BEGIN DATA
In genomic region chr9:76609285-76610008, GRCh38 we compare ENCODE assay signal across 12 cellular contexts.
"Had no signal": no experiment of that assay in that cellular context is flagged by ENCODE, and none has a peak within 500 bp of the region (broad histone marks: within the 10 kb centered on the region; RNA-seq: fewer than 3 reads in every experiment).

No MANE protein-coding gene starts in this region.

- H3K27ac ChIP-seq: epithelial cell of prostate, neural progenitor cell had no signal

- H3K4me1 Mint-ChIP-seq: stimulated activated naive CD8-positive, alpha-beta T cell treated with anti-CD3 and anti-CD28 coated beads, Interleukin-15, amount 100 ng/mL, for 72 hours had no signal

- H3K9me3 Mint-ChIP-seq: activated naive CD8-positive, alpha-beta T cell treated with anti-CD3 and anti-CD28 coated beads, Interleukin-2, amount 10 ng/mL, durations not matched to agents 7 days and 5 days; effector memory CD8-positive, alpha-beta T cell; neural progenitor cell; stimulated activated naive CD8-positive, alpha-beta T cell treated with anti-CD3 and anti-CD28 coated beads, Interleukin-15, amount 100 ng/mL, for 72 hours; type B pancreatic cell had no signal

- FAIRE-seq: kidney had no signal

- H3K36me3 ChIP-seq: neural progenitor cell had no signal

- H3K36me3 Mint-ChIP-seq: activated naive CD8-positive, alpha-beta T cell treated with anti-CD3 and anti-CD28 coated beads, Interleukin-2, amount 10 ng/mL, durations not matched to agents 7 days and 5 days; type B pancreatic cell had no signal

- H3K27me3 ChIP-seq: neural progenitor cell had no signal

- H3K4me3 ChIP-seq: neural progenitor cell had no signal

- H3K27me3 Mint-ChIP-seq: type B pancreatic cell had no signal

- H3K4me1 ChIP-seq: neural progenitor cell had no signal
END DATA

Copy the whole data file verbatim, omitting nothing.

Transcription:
In genomic region chr9:76609285-76610008, GRCh38 we compare ENCODE assay signal across 12 cellular contexts.
"Had no signal": no experiment of that assay in that cellular context is flagged by ENCODE, and none has a peak within 500 bp of the region (broad histone marks: within the 10 kb centered on the region; RNA-seq: fewer than 3 reads in every experiment).

No MANE protein-coding gene starts in this region.

- H3K27ac ChIP-seq: epithelial cell of prostate, neural progenitor cell had no signal

- H3K4me1 Mint-ChIP-seq: stimulated activated naive CD8-positive, alpha-beta T cell treated with anti-CD3 and anti-CD28 coated beads, Interleukin-15, amount 100 ng/mL, for 72 hours had no signal

- H3K9me3 Mint-ChIP-seq: activated naive CD8-positive, alpha-beta T cell treated with anti-CD3 and anti-CD28 coated beads, Interleukin-2, amount 10 ng/mL, durations not matched to agents 7 days and 5 days; effector memory CD8-positive, alpha-beta T cell; neural progenitor cell; stimulated activated naive CD8-positive, alpha-beta T cell treated with anti-CD3 and anti-CD28 coated beads, Interleukin-15, amount 100 ng/mL, for 72 hours; type B pancreatic cell had no signal

- FAIRE-seq: kidney had no signal

- H3K36me3 ChIP-seq: neural progenitor cell had no signal

- H3K36me3 Mint-ChIP-seq: activated naive CD8-positive, alpha-beta T cell treated with anti-CD3 and anti-CD28 coated beads, Interleukin-2, amount 10 ng/mL, durations not matched to agents 7 days and 5 days; type B pancreatic cell had no signal

- H3K27me3 ChIP-seq: neural progenitor cell had no signal

- H3K4me3 ChIP-seq: neural progenitor cell had no signal

- H3K27me3 Mint-ChIP-seq: type B pancreatic cell had no signal

- H3K4me1 ChIP-seq: neural progenitor cell had no signal